This is a course on game theory and its application to business. The course aims to provide the students with the basic tools of game theory, and apply them to business situations and cases. Game Theory is concerned about how economic entities make decisions when their actions affect others, and when they know that others' actions affect them. Most, if not all, of the business situations involve strategic interactions where the faith of individuals are interdependent. Game Theory provides us with a methodology to identify optimal strategies and predict the outcomes of strategic interactions. In this course we will focus on the following topics among others: Contracts and Incentives (Moral Hazard, Adverse Selection); Auctions; Dynamic Price Competition and Tacit Collusion; Entry, Accommodation and Exit; Information and Strategic Behavior (Reputation, Limit Pricing, Predation); Bargaining (War of Attrition, Hold-up Problem.)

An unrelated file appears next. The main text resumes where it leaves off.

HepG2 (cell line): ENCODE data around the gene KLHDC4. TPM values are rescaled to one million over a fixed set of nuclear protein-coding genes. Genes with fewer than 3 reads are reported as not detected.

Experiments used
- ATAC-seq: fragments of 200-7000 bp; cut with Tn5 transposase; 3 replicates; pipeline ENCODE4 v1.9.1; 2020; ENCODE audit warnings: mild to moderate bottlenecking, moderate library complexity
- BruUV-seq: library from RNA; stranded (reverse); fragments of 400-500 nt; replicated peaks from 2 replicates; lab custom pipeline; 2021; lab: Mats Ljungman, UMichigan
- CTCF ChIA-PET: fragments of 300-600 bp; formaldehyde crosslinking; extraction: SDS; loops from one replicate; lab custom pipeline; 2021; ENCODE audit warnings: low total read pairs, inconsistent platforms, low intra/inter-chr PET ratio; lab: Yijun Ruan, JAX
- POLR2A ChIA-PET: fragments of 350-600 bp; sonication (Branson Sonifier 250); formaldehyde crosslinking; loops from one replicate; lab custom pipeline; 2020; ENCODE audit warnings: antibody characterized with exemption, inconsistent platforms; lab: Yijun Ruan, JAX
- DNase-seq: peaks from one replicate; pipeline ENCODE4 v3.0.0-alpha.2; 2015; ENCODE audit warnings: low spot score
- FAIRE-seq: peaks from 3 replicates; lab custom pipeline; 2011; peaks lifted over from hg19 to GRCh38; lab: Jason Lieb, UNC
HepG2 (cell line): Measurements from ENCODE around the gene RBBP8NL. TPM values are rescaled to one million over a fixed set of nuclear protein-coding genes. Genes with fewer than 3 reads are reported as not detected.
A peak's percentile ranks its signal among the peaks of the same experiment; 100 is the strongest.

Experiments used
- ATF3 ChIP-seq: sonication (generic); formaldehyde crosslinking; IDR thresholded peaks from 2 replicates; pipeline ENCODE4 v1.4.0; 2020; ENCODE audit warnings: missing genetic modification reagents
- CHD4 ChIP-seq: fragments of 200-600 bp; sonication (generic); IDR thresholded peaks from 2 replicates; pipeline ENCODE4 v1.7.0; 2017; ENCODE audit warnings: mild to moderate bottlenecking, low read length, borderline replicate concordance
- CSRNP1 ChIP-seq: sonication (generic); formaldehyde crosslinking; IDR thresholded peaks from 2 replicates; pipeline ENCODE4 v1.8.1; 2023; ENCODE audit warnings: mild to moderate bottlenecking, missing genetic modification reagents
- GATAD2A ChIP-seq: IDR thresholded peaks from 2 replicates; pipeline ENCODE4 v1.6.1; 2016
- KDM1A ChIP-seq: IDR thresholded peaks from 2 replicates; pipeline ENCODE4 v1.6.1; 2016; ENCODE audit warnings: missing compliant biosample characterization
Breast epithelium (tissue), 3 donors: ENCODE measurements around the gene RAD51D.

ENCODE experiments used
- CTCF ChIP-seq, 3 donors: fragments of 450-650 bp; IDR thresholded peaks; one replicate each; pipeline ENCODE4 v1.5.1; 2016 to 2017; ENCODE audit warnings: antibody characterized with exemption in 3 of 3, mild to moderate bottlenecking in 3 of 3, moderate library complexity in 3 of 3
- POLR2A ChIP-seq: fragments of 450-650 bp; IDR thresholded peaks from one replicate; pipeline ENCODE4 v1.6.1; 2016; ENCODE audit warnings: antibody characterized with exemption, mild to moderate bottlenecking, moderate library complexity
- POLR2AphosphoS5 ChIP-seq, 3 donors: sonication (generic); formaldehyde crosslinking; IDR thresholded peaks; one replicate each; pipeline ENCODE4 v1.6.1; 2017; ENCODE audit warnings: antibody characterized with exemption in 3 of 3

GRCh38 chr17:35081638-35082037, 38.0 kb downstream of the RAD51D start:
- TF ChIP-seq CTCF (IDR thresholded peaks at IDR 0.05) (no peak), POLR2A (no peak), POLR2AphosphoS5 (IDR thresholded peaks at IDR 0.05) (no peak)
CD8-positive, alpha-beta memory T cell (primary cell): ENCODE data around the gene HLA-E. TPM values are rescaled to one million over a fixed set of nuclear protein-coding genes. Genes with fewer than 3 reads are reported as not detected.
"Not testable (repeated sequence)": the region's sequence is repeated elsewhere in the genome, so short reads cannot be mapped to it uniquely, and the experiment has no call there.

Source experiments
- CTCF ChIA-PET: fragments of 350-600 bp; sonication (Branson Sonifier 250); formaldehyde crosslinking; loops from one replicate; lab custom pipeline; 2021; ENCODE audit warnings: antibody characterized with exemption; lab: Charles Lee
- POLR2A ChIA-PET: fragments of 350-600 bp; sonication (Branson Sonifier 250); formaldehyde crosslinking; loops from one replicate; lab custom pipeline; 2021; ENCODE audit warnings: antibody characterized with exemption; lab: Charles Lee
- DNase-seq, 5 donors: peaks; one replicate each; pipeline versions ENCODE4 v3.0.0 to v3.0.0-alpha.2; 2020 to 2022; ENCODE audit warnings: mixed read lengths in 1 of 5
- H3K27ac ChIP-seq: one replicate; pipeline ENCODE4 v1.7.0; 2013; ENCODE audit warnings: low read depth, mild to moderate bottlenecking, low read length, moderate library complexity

Bogachan Celen was a Columbia Business School faculty member from 2004 to 2014.
Franklin Pitcher Johnson Jr. Professor of Finance and Economics
Professor Siconolfi teaches the core course Managerial Economics. He works with general equilibrium theory, information theory and dynamic models in monetary theory. His main contributions deal with the equilibrium properties of incomplete market economies, the existence of sunspot equilibria and the informativeness of equilibrium prices. Recently, he has also examined the dynamic efficiency of a social security system in the context of an overlapping...